A. I have not studied arbutin in enough detail to have a good response.

I found your article on recent studies for alpha arbutin. After coming across several similar studies throughout the years I am still searching for a study in which the alpha arbutin was tested on the iris stroma. Are you aware of any studies which conduct the melanin inhabiting effects on the iris stroma thus lightening eye color?
   A. I am not aware yet of such research.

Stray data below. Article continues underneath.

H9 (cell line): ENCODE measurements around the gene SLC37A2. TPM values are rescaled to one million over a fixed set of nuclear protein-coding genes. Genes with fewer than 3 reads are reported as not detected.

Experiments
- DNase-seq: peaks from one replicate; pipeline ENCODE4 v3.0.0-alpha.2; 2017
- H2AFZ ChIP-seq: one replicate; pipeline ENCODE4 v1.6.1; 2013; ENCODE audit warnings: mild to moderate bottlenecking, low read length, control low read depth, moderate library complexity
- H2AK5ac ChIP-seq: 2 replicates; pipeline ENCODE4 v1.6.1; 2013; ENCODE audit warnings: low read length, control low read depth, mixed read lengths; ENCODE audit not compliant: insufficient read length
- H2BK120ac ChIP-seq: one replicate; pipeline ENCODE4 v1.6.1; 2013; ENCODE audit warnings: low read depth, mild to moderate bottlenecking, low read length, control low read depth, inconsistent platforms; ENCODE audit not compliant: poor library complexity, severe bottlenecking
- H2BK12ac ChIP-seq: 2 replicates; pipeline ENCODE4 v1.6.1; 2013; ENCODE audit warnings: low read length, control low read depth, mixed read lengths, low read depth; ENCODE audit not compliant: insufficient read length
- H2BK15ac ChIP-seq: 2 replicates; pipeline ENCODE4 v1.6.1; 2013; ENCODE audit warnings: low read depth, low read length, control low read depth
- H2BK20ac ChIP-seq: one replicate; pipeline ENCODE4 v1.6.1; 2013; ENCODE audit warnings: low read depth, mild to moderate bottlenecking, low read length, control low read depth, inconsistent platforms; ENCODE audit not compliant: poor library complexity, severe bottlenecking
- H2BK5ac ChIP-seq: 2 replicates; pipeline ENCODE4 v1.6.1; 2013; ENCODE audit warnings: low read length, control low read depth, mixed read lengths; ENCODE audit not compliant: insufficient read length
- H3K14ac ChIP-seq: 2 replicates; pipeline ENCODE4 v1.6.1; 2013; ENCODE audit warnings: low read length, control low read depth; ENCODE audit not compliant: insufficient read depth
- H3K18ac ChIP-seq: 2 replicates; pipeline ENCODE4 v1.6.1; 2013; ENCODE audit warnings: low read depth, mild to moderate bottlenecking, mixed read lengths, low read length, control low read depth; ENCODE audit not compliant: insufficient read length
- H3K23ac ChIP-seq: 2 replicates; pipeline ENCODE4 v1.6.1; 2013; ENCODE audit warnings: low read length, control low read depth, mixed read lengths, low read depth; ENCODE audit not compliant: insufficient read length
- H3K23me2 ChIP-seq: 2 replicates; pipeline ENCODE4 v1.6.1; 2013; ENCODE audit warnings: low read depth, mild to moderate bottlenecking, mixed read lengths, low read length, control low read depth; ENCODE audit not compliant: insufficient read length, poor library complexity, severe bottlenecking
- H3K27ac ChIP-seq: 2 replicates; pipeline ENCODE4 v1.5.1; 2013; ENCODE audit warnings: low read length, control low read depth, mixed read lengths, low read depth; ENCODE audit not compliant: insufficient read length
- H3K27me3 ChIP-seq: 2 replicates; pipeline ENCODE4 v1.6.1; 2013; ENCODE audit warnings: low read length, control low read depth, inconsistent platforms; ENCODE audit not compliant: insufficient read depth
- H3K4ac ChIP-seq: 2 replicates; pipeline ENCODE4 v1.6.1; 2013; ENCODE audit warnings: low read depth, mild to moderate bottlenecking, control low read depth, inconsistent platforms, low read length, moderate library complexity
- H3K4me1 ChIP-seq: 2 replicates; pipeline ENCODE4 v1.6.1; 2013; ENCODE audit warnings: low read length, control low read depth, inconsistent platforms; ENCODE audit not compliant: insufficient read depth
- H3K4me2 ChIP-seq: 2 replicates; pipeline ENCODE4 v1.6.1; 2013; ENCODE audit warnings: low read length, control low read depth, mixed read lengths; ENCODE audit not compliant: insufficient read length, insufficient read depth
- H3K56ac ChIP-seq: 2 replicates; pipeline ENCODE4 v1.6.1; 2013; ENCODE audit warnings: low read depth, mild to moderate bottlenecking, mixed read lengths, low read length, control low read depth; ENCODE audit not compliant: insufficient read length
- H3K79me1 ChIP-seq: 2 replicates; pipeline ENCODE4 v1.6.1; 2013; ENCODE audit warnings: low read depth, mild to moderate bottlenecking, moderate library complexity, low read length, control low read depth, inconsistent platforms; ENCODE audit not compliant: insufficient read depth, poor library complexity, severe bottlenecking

Fenchem has launched a new type of active compound for beautifying and whitening the skin Alpha-Arbutin(α-Arbutin, IUPAC name:4-hydroxyphenyl-α-D-glucopyranoside). Alpha-Arbutin is a new type of hydroquinone glucoside with an α-glucosyl bond. The α-glucosidic bond offers higher stability and efficacy than β-form in the related beta-Arbutin. With this product, Femchem will focus on European and US markets.As a skin-lightening of cosmetics, Alpha-Arbutin can block epidermal melanin biosynthesis by inhibiting enzymatic oxidation of Tyrosine and Dopa. Alpha-Arbutin is soluble in cold water and can be easily incorporated into cosmetic formulation either warm or cold. It is stable in the pH-range of 3.56.5. Alpha-Arbutin is a cosmetic ingredient that customers can use safely and comfortably. For the use of Alpha-Arbutin of Fenchem, you can receive not only quality assurance but also technical support in application.Fenchem also offers Beta-Arbutin, which is a cheaper alternative to Alpha-Arbutin.